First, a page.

This appendix documents several inland navigation studies that have performed analyses to determine the

distribution of velocities and impact angles for tows in the design of their approach walls. The purpose of

this appendix is to provide some basic design information on distributions for velocity and angles so that

designers can gain an understanding of the scope of what needs to be developed for their own navigation

study efforts. The data summaries are presented for the typical design parameters (velocity, angle, and

mass) used in design of approach walls at Olmsted Lock and Dam (L&D) (Ohio River), Winfield L&D

(Kanawha River), Kentucky L&D (Tennessee River), Marmet L&D (Kanawha River), London L&D

(Kanawha River), and Greenup L&D (Ohio River). A brief description of the approach walls that were

designed, plans, and hydraulic flow vectors from the navigation model, if available, are presented for each

project. However, many of the distributions presented in these examples are documented using a Beta

Subjective distribution. These distributions have been converted to a lognormal distribution with match-

ing statistical parameters (i.e., mean, standard deviation and percentiles) since the Beta Subjective distri-

bution is not always recommended for probabilistic analysis. Correlation coefficients for the velocity,

angle, and mass are shown for the Marmet L&D project.

(1) The Louisville District began construction of the first phase of the Olmsted Locks and Dam

project in 1993. The Olmsted Locks project began in 1996 and included the construction of two 366-m-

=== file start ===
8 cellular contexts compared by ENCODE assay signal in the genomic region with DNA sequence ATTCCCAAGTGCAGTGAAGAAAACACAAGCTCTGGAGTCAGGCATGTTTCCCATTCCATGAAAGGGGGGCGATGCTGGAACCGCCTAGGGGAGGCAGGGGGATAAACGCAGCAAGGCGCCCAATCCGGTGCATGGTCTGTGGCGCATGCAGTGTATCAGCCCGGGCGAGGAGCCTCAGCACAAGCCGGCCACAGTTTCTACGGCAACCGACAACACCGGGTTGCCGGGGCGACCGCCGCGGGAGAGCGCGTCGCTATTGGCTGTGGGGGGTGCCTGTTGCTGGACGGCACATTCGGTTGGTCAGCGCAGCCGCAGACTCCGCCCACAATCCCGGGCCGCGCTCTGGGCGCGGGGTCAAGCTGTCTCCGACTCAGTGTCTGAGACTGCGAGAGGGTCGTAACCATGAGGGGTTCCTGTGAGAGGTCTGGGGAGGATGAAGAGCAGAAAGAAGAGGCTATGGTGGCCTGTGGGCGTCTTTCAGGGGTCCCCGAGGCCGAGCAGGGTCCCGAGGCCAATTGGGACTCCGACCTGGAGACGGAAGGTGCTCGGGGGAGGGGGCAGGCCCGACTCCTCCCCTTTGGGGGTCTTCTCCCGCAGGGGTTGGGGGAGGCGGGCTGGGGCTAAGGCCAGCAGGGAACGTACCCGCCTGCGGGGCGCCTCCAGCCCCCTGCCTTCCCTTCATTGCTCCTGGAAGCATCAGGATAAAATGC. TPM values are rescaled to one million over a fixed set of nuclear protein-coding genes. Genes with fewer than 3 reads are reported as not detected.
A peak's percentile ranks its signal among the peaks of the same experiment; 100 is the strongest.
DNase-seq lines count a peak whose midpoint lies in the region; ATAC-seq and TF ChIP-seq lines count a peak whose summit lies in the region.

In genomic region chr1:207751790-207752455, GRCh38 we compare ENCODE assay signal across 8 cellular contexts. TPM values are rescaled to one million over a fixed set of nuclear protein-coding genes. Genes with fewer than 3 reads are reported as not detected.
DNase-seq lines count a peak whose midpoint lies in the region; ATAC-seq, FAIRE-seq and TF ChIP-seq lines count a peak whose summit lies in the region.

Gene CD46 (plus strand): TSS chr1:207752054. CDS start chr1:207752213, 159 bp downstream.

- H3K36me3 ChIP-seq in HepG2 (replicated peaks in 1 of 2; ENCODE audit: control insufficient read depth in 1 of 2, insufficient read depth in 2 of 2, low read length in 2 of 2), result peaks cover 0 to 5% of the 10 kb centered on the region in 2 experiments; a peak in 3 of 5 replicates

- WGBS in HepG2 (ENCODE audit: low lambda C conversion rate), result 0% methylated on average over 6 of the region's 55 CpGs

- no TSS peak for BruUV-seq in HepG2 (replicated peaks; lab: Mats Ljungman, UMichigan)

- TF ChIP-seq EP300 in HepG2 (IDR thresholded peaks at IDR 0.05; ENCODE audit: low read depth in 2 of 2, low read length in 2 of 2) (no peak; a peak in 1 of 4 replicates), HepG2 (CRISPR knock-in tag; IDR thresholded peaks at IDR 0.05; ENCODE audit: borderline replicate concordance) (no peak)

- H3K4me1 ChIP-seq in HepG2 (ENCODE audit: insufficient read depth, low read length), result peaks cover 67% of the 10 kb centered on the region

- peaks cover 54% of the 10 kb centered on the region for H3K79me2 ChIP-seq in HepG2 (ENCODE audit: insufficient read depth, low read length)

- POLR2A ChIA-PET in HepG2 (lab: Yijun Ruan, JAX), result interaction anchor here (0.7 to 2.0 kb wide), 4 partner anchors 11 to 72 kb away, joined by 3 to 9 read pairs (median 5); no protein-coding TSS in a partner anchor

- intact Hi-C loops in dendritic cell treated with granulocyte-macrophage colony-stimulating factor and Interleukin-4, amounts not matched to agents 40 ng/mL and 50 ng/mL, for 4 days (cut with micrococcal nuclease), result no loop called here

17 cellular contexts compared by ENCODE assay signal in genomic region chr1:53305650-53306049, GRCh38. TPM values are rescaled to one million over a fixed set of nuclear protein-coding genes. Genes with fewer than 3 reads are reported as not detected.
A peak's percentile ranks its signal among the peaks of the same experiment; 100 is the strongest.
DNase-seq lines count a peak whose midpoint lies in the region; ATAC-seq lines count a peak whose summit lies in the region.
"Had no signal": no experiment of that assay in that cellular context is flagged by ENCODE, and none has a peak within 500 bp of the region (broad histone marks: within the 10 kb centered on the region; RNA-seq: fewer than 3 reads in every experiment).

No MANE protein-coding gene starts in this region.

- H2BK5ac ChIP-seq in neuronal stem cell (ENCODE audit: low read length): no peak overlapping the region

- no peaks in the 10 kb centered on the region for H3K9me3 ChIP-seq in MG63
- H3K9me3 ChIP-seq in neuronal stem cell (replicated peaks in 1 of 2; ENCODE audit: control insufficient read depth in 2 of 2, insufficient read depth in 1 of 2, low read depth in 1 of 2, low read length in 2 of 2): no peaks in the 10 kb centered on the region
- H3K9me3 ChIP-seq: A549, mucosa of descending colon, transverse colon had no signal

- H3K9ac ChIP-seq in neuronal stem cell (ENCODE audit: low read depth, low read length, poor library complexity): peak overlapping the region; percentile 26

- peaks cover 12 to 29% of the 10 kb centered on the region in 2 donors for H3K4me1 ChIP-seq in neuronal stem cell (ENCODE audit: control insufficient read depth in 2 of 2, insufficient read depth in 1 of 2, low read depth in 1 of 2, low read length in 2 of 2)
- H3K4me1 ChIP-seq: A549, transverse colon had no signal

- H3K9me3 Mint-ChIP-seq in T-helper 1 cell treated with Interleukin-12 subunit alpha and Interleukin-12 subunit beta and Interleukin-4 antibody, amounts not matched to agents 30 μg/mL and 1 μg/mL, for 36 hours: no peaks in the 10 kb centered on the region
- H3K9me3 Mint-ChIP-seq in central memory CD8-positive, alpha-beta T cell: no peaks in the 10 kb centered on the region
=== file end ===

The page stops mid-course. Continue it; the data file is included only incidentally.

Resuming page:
(1,200-ft-) long lock chambers. Toward the end of the construction contract for completion of the locks,

the contract to construct the approach walls began in 1999. The Olmsted approach walls project included

four floating guard walls and one fixed guide wall; the four guard walls are aligned between the dam and

the lock approaches. Figure C-1 shows the layout of the approach walls at Olmsted L&D. The Olmsted

Locks are aligned close to the Illinois shore; thus the approach angles for barge trains entering the locks

are not expected to be large. The walls were designed for the Louisville District following the method

described in ETL 1110-2-338. At the time of the design, there was not yet a set of locks at Olmsted at

which the behavior of arriving barge trains could be observed. Therefore, the design of the walls included

data from model testing on a 1:120-scale model at ERDC and the use of time-lapse videotape of the

approaches at both Smithland Locks and Uniontown (currently called J. T. Myers) Locks since the

characteristics of the barge traffic and the flow of the Ohio River at these projects were judged to be

similar to Olmsted.

(2) The results from the scale model were used primarily to determine the barge impact parameters

for the design of the approach walls. The videotape data from Smithland and J. T. Myers were used to

validate the approach and landing of tows and the currents in the scale models, and engineering judgment

was used to combine the results of these discrete studies in development of the design parameters at

Olmsted. Figure C-2 shows the velocities and flow vectors from the ERDC scale model, and Figure C-3

shows the time trace of the tow as it makes its approach to the locks under controlled landing scenario.

From the processing of the scale model experiments, the probability distribution for the impact angle is

shown in Figure C-4, the probability distribution for the longitudinal velocity *V*0*x *is shown in Figure C-5,

and probability distribution for lateral velocity *V*0*y *is in Figure C-6. The probability distribution for mass

of the tows was taken from downbound traffic data at Lock 52, which is 40 km (25 miles) downstream.

C-1

Integrated Publishing, Inc. |